19 January 2005
The US Secretary of State designate must have known long before she arrived at the Senate for her confirmation hearing that her every word would be weighed - not only by the committee, but around the world - for clues about the direction of US foreign policy in George Bush's second term. Senator Joe Biden surely spoke for many when he noted that, despite its great military might, America was more alone in the world than at any time in recent memory. The speed with which the US squandered the international goodwill that accrued to it after the attacks of 11 September 2001 must be accounted one of the greatest diplomatic failures of the past half-century.
What Condoleezza Rice had to say was both consoling and deeply troubling. It was consoling because, along with many in the US diplomatic, financial and military communities, Ms Rice clearly appreciates the extent of the damage done over the past three years and the importance of using the right language. In her opening statement she eschewed the tough-guy phrases she has often employed in the past, insisting that "the time for diplomacy is now". At home, she pledged to work to build a strong consensus behind America's foreign policy. Abroad, she promised to work with "old and new allies" and make US "interaction" with the rest of the world "a conversation, not a monologue". This is a sentiment, and a priority, that we wholeheartedly endorse.
The details she gave about how the US would use its diplomacy from now on, however, served only to revive all the old doubts about American intentions. The US would, she said, aspire to help to create "a balance of power in the world that favours freedom". The words themselves sound noble, but they encapsulate the very same world-view that produced the débâcle in Iraq - the immodest assumption that US power can, and should, reshape the world in its own image.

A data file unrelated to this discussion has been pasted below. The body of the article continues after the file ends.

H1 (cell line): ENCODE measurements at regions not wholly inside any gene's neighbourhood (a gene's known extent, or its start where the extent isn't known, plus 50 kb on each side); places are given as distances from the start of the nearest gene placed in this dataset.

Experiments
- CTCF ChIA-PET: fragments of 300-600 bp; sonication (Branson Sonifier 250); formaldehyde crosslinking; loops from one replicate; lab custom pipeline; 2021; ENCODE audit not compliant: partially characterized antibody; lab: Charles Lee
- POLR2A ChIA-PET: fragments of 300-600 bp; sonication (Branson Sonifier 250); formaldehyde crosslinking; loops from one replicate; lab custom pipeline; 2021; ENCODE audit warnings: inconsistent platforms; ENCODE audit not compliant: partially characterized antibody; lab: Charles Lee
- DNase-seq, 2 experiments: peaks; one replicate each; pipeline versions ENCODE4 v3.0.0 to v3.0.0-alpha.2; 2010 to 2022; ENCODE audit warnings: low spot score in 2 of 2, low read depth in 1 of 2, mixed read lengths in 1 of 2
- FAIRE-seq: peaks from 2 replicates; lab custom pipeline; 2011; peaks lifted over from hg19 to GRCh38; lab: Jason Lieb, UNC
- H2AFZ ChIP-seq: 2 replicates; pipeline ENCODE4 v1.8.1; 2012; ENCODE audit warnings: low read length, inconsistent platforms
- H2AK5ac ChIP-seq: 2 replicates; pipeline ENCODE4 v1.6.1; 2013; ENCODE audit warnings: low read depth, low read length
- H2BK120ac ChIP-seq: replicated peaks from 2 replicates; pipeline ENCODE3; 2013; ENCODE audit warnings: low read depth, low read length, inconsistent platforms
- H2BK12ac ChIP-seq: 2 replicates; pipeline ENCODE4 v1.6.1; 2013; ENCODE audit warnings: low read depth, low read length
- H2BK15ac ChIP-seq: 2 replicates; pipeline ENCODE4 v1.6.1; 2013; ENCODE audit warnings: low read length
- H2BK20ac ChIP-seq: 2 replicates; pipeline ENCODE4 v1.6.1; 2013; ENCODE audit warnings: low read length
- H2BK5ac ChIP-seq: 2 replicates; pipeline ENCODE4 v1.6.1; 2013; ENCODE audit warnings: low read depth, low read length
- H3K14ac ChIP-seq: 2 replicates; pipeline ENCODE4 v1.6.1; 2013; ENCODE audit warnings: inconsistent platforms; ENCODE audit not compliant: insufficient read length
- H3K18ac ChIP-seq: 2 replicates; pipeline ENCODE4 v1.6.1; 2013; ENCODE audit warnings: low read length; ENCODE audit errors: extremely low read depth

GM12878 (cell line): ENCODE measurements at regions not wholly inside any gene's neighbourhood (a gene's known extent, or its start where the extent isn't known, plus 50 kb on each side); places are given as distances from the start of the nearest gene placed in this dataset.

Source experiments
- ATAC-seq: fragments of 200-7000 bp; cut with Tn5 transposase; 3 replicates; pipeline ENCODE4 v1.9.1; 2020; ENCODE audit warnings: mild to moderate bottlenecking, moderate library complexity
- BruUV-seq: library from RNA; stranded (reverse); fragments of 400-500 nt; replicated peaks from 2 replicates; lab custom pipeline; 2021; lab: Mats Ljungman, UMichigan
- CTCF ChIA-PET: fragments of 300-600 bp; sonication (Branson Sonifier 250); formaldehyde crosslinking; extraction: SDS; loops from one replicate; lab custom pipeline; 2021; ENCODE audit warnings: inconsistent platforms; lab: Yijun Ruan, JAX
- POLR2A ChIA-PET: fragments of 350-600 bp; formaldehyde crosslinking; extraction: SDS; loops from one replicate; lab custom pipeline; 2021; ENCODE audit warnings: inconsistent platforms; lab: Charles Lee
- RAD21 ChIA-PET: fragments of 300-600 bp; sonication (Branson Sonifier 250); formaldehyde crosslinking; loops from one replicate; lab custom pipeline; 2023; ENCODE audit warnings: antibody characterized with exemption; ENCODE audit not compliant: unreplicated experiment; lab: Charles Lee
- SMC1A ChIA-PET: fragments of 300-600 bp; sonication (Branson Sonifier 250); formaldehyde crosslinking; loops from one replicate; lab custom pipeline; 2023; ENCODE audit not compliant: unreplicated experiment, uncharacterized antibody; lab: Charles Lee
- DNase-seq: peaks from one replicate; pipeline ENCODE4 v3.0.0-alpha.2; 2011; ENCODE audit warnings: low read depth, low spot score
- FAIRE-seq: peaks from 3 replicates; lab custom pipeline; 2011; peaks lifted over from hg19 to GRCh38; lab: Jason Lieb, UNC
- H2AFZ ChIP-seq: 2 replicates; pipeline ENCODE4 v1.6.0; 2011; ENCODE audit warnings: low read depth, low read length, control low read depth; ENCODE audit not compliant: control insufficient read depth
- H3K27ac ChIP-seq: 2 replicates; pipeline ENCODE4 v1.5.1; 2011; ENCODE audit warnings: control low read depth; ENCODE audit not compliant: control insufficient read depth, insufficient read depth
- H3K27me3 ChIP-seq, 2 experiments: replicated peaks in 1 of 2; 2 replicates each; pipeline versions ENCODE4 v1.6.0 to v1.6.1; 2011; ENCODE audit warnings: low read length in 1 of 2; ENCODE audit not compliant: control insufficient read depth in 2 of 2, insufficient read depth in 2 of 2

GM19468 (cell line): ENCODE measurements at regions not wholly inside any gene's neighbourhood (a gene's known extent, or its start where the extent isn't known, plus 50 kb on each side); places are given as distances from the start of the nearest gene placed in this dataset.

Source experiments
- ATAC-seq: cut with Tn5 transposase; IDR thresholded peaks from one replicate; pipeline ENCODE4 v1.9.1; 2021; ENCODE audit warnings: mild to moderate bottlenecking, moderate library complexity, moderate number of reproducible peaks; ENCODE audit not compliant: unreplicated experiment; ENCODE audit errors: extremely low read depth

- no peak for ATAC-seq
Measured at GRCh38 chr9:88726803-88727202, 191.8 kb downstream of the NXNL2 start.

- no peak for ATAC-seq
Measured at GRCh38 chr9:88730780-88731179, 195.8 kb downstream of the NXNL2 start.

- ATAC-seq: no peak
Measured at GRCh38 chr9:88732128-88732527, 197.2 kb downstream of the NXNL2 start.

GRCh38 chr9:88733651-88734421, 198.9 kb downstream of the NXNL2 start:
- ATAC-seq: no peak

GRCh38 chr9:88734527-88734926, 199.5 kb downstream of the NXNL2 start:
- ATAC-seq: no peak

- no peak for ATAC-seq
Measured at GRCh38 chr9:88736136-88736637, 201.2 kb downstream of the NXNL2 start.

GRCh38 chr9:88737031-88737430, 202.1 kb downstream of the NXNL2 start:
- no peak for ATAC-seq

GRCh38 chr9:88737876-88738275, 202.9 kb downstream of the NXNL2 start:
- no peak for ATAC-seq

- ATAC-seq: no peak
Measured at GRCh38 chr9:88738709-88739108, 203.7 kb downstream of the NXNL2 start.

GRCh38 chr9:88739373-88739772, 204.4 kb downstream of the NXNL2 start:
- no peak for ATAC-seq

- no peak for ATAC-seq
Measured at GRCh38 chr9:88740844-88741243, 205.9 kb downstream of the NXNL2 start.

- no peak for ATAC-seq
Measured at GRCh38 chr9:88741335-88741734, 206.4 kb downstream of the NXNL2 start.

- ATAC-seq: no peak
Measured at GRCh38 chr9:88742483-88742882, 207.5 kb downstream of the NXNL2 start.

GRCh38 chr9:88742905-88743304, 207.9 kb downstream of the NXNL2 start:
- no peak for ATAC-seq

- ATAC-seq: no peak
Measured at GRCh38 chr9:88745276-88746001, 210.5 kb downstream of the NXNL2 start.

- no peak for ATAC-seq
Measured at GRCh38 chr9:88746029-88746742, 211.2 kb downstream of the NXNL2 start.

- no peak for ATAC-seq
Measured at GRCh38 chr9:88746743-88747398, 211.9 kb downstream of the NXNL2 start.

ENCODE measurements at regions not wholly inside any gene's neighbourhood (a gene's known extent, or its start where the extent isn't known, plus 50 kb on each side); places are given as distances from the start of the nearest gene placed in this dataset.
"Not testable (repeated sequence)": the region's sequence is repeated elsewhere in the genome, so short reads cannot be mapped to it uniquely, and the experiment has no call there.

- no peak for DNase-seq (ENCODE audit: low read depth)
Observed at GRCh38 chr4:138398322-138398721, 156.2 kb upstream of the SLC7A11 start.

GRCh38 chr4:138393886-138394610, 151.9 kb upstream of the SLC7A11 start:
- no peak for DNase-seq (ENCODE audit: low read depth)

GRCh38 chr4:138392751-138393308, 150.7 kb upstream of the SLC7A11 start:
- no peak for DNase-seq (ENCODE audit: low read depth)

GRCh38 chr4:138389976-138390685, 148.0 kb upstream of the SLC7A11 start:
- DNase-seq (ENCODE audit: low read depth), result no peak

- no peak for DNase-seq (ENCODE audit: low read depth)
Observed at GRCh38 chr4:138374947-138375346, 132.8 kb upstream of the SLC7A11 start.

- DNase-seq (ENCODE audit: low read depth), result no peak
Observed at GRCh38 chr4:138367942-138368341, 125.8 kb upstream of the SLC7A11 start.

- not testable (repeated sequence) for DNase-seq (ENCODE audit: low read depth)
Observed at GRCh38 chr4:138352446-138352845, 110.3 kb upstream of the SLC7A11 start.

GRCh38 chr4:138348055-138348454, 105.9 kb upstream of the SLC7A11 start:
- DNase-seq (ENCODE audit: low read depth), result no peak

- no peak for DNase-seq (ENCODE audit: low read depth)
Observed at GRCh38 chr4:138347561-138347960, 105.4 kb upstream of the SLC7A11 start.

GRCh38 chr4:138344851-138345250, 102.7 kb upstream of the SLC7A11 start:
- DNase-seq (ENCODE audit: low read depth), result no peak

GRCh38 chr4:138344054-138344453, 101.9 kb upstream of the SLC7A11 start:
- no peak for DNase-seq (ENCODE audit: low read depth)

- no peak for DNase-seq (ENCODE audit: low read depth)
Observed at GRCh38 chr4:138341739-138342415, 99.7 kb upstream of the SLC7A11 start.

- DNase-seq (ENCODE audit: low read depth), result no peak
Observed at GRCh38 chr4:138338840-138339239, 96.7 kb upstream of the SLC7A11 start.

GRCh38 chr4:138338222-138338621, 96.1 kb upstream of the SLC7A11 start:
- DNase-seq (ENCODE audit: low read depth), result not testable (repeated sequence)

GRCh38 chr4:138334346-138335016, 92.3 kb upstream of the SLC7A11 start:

Ms Rice's answers to questions on Iraq were notably unsatisfactory. There was her highly political insistence that everything had been anticipated as well as it could have been - the line of the Bush team during the election campaign. There was also her seemingly unshakeable confidence that the best advice had been taken, that sufficient troops had been deployed, that the number of trained and reliable Iraqi soldiers was above 100,000 - a figure some senators found fanciful in the extreme. With the election won convincingly and her confirmation beyond doubt, Ms Rice could have afforded a good deal more realism on this score.
The combination of ideological purpose and blind optimism that shone through much of her testimony was not reassuring. In particular, it did nothing - either in tone or specifics - to dispel fears in Europe and elsewhere about Mr Bush's possible appetite for further, and still riskier, military ventures beyond Iraq. The revelations in this week's New Yorker magazine by Seymour Hersh - the journalist who exposed the abuse at Abu Ghraib - about US special forces already scouting possible strike targets in Iran may, as the Pentagon insisted, be "riddled with inaccuracies". It is not impossible that the information was speeded into the public domain via a respected investigative journalist with a purpose - that of scaring Iran into complying with international regulations early in Mr Bush's second term.
Against that, it must be said that the Pentagon's intricate denials left the substance of the New Yorker article essentially unchallenged. Mr Bush, what is more, expressly declined to rule out military action against Iran when asked the following day. Of course, no canny political leader ever says anything that would restrict his freedom of manoeuvre. But the result, on the eve of George Bush's inauguration, is a newly suspicious Europe reiterating its call for patient diplomacy, a newly petulant Iran insisting on the soundness of its defences, and fresh trepidation throughout the region about the next administration's priorities. Dare we hope that tomorrow's inauguration address offers more hopes for peace than warnings of war?